It is estimated that one in four of us will be living in a care home during the final years of our life. Despite this knowledge, very few of us consider the financial implications until it is too late. Care home fees can cost on average £36,000 per year and if you have been prudent and managed to save for your later years, own your own home or have savings, it is likely that you will be liable to pay for these fees yourself. In a short amount of time these hard earned savings will be eroded so there is very little left for your children to inherit.
Many couples do not realise that they may be able to safeguard at least half the value of their property simply by changing the way they own their homes combined with having an effective Will.
Most couples own their property as ‘joint tenants’ which means that on either of their deaths the property passes automatically to the survivor. The survivor then owns the whole property and should they need to go into a care home, the whole value could be used to pay their fees. By changing the ownership to ‘tenants-in-common’, the first spouse to die could bequeath their share to whoever they like, perhaps their children or into a trust so that the survivor has the right to continue living in the property for life, then if the survivor were to need to go into a care home, they could only be assessed as owning a half share of the property to pay their fees. This effectively safeguards a half share of the property for the next generation.
Obviously, legal advice should be taken before transferring any assets, not only to ensure that they give effect to your wishes, but also to ensure they do not fall foul of the Deprivation of Assets Legislation. This legislation allows local authorities to recover assets that have been deliberately disposed of to avoid paying care fees.
We can provide the advice and guidance you need to effectively protect your assets. Please contact our team on 0113 320 5000.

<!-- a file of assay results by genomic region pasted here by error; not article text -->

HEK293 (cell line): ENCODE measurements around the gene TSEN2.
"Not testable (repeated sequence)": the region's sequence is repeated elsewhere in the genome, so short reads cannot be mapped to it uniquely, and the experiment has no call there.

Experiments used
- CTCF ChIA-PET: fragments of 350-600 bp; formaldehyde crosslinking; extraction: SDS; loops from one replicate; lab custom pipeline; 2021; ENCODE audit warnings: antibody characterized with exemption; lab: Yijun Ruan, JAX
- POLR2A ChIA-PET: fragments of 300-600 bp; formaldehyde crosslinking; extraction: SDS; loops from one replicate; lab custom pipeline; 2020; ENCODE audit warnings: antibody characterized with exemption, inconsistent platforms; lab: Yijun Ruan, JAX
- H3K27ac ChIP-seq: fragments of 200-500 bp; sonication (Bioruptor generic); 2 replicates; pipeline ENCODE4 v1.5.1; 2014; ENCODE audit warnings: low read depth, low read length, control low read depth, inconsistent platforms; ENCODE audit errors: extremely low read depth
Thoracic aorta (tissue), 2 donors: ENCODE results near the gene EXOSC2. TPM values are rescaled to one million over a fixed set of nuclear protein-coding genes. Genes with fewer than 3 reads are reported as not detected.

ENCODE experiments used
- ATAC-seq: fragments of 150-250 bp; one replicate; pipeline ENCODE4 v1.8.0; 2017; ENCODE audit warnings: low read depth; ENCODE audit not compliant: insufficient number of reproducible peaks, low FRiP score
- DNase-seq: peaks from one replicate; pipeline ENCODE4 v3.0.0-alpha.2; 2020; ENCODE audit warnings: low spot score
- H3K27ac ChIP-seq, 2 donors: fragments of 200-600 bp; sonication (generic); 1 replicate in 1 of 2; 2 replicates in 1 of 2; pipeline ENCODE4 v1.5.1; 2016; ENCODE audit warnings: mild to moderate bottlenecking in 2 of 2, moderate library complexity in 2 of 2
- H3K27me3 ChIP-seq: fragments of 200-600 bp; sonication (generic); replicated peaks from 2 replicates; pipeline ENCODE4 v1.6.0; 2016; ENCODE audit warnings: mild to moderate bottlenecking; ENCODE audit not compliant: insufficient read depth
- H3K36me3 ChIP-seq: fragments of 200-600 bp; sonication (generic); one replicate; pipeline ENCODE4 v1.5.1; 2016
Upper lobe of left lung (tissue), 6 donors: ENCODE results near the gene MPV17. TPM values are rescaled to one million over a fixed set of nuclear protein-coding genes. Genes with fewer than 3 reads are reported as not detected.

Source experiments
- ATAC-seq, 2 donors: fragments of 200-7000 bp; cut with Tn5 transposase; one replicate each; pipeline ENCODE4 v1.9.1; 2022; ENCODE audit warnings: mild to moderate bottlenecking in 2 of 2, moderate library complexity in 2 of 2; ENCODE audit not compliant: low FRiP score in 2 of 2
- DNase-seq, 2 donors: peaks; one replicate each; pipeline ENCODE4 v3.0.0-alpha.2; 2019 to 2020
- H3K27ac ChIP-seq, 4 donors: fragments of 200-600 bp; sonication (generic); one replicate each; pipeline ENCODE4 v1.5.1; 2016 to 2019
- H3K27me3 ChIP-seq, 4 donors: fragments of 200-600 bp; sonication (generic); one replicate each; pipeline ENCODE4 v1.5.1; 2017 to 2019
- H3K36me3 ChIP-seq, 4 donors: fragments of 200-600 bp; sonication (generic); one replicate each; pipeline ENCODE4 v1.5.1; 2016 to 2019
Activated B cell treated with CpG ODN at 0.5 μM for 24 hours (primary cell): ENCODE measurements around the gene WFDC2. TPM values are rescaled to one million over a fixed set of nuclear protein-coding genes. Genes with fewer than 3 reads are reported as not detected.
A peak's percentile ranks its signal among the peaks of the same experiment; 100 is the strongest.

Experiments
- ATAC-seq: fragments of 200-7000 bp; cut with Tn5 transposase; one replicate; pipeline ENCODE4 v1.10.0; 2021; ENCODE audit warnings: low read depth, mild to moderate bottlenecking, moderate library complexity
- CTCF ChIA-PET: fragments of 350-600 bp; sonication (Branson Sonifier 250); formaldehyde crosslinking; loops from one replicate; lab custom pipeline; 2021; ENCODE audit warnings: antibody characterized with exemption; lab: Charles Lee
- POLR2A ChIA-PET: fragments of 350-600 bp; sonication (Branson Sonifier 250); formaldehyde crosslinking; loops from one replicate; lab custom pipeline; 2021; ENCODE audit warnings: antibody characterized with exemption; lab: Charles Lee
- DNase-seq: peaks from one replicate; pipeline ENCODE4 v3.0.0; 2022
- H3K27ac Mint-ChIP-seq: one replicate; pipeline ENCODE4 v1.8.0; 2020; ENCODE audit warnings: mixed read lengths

Yes, but there are consequences.
If you transfer your home and the sole intention is to avoid the payment of care home fees, the council will deem the transfer to be a “deliberate deprivation” of assets. If the local authority believe a transfer has occurred, it can place a charge against the property so that care fees are repaid when the property is sold.
A transfer of property, in which you are living, to your children can be regarded by HMRC as a “gift with reservation”. This means that even after 7 years have elapsed, it can be treated as part of your estate for inheritance tax purposes. Some people think that they can avoid this if they pay a nominal rent to their children. However, the rules are extremely strict and it is necessary to ensure that the rent paid it a full market rent and that there are regular rent reviews. This is not a comprehensive list of the rules which would apply.
There can be other unforeseen consequences. For instance, should your child subsequently get into financial difficulty and be made bankrupt, this could result in the trustee in bankruptcy calling for your home to be sold. In addition, if your home is transferred into a child’s name and then that child divorces, their share of the home may form part of their divorce settlement.
Yes, this is possible. If the property is jointly owned by you and your spouse, it is essential that the property is held as tenants in common rather than joint tenants. It is possible that if you leave your spouse a life interest in your half of the property and your spouse subsequently goes into a care home that only half the value of the house would be taken into consideration by the local authority when carrying out an assessment. It is essential that the life interest trust is properly worded in the will and you should ensure, for it to be done properly, that you consult a specialist solicitor.